Research in Motion on Thursday reported subscriber and shipment figures that disappointed investors and rekindled fears that the BlackBerry maker is losing market share to Apple Inc and other rivals.

Shares of RIM tumbled more than 5 percent in after-hour trade even as the company said its quarterly profit rose almost 20 percent. The profit topped expectations, but failed to calm edgy investors, who are concerned by RIM's waning fortunes in its core North American market.

Adding to the concern, a 24 percent jump in revenue fell short of the Wall Street consensus view, due to weaker-than-expected unit shipments and fewer-than-expected subscriber additions. Gross profit margins also receded, suggesting that low-priced models were a growing part of the sales mix.

Overall, the results did little to dispel the perception that competition from the likes of Apple's iPhone and Motorola's Droid is stiffening.

Charter Equity analyst Ed Snyder said investors were hoping to see more phones sold, with stronger profit margins.

It's a mixed report. It's a little light on revenue and light on units for this quarter, he said. It's not the strong report everybody had been hoping for. The market is in a bad mood so its a tough time to be giving a mixed bag.

RIM's results came in the same day as the global launch of the iPhone 4, the latest version of Apple's wildly popular touchscreen smartphone. Apple sold 600,000 of the new devices in pre-orders in a single day last week, and analysts expect over 1 million sold in stores on the first day.

RIM's doing a good job in profitability. They're just not showing as much unit growth as people would have liked, said CIBC analyst Todd Coupland.

They're still showing 43 percent year-on-year growth. They're still growing but there's concern Android and Apple are nipping a their heels. That's why the stock if off, he said.

Shares of RIM settled $2.83 lower at $55.75 in post-market trade in the United States, even as RIM's board authorized a share repurchase program to buy back up to about 31 million common shares.


RIM sought to allay investor fears on its conference call with analysts, promising the launch of two higher-end devices in the current quarter that will likely help boost the average selling price in the quarter.

BlackBerry aficionados and RIM investors are hoping the Waterloo, Ontario-based company will unveil the highly anticipated BlackBerry 9800 in the quarter. The touchscreen device is said to have a full slide-out keyboard, along with a new operating system and revamped Web browser.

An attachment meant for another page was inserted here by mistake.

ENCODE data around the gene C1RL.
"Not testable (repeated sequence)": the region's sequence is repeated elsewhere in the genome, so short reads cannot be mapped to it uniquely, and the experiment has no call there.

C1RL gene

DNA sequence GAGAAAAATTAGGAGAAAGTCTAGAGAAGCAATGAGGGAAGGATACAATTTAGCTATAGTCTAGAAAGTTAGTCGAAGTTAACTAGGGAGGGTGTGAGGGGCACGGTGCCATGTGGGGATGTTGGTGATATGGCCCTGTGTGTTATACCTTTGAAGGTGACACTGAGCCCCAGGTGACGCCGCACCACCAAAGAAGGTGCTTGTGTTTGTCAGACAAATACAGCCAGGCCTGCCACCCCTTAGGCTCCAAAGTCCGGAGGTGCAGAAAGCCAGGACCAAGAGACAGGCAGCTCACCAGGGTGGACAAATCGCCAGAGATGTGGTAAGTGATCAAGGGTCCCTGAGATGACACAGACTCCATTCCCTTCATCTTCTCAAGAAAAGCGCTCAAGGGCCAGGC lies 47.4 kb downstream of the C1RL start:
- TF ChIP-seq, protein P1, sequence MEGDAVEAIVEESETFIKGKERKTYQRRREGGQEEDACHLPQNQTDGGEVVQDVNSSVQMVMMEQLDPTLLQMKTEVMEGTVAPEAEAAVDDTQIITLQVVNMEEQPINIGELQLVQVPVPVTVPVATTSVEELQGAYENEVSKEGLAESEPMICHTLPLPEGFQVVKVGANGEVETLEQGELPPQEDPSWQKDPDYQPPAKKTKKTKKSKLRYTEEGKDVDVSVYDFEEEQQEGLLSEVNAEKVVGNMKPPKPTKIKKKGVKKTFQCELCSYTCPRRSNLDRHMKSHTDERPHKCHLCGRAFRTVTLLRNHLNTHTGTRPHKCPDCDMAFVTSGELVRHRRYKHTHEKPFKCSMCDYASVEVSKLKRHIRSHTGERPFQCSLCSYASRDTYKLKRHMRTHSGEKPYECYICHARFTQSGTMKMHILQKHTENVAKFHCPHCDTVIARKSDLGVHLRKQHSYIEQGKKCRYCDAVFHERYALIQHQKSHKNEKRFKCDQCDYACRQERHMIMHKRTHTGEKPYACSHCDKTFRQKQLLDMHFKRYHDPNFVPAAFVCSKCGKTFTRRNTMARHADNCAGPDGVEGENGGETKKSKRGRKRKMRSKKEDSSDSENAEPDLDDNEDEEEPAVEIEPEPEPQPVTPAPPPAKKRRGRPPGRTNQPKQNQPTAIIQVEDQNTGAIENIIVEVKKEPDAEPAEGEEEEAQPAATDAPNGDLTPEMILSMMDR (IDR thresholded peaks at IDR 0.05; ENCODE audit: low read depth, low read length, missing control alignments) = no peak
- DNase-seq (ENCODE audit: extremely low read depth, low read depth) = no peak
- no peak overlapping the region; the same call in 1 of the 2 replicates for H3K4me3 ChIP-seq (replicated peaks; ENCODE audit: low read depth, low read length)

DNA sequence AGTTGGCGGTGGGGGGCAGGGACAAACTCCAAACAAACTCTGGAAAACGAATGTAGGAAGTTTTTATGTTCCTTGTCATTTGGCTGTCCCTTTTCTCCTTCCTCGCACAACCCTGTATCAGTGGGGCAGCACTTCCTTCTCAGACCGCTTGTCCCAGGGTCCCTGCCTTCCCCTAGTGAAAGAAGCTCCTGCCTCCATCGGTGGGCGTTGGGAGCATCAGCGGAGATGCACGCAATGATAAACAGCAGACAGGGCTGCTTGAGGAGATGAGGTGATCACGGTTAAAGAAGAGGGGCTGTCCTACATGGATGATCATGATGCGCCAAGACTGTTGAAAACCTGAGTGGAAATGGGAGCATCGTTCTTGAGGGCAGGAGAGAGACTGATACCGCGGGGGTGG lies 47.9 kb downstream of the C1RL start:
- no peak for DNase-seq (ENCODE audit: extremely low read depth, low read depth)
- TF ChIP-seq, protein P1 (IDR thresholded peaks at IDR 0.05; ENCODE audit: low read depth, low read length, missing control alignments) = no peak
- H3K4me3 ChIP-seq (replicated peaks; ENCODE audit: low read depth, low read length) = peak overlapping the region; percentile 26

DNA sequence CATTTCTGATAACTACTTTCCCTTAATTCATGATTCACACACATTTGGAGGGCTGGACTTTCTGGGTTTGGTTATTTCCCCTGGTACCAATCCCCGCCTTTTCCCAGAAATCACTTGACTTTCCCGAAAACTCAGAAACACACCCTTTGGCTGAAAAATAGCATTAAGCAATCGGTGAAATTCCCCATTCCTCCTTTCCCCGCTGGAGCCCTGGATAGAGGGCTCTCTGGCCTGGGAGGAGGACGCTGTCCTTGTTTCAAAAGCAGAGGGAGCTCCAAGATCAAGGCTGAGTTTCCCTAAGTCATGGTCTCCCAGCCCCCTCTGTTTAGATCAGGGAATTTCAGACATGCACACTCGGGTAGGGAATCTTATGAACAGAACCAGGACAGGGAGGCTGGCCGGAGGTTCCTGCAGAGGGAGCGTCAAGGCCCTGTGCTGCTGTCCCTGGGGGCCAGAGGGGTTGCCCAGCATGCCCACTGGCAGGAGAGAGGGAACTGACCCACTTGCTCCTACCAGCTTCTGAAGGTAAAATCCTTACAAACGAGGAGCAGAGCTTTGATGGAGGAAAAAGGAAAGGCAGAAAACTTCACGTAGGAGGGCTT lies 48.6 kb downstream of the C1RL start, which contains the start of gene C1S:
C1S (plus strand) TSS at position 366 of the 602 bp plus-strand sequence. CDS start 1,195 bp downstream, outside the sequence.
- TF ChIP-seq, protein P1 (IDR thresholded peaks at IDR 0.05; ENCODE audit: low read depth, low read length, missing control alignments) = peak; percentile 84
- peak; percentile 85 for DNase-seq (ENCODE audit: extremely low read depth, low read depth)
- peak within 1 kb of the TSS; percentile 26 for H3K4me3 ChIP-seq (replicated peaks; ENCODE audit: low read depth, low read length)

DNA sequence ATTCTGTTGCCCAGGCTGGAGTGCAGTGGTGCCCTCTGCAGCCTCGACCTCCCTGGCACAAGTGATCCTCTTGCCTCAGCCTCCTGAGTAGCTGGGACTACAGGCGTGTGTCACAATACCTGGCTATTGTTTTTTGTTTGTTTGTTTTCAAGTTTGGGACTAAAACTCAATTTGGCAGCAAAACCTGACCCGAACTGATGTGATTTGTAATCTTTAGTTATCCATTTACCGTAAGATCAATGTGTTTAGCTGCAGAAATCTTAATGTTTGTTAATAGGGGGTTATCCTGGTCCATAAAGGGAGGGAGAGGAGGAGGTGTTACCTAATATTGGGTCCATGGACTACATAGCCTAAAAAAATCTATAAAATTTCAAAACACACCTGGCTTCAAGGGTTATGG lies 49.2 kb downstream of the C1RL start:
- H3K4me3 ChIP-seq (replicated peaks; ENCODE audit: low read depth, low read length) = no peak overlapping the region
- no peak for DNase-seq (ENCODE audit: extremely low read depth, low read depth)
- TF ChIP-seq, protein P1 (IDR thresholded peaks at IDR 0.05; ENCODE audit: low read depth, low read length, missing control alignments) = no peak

Analysts believe the new device, expected to be dubbed the BlackBerry Torch, could revive RIM's sagging fortunes in North America and help it regain some of its lost cache.

Forecasting the second quarter is challenging given that we are planning two significant product introductions that will likely bridge the end of Q2 and into Q3, said RIM Co-Chief Executive Jim Balsillie.


The company posted fiscal first-quarter earnings of $769 million, or $1.38 a share, in the three months ending May 29, up from $643 million, or $1.12, in the same period last year.

Quarterly revenue rose 24 percent to $4.24 billion.

Analysts on average had forecast earnings of $1.34 a share, on revenues of $4.35 billion.

RIM said shipments topped 11 million and it added 4.9 million new subscribers in the quarter. Both numbers came in at the low end of the company's forecast range, but were short of what analysts had expected.

Cash on hand at the end of the quarter was $3.27 billion, compared with $2.87 billion at the end of the prior quarter.

The company expects to ship 11.6 million to 12.1 million devices in the current quarter, while bringing on board between 4.9 million and 5.2 million new subscribers in the period.

The company also forecast fiscal second-quarter earnings of $1.33 to $1.40 a share, on revenue of between $4.4 billion and $4.6 billion. Analysts were looking for earnings of $1.31 a share, on revenue of $4.50 billion, according to Thomson Reuters I/B/E/S.

RIM also forecast gross margins of about 44 percent for the fiscal second-quarter, down from the 45.4 percent level in the prior quarter.

(Additional reporting by Sinead Carew in New York and Dana Ford in Los Angeles; Editing by Frank McGurty)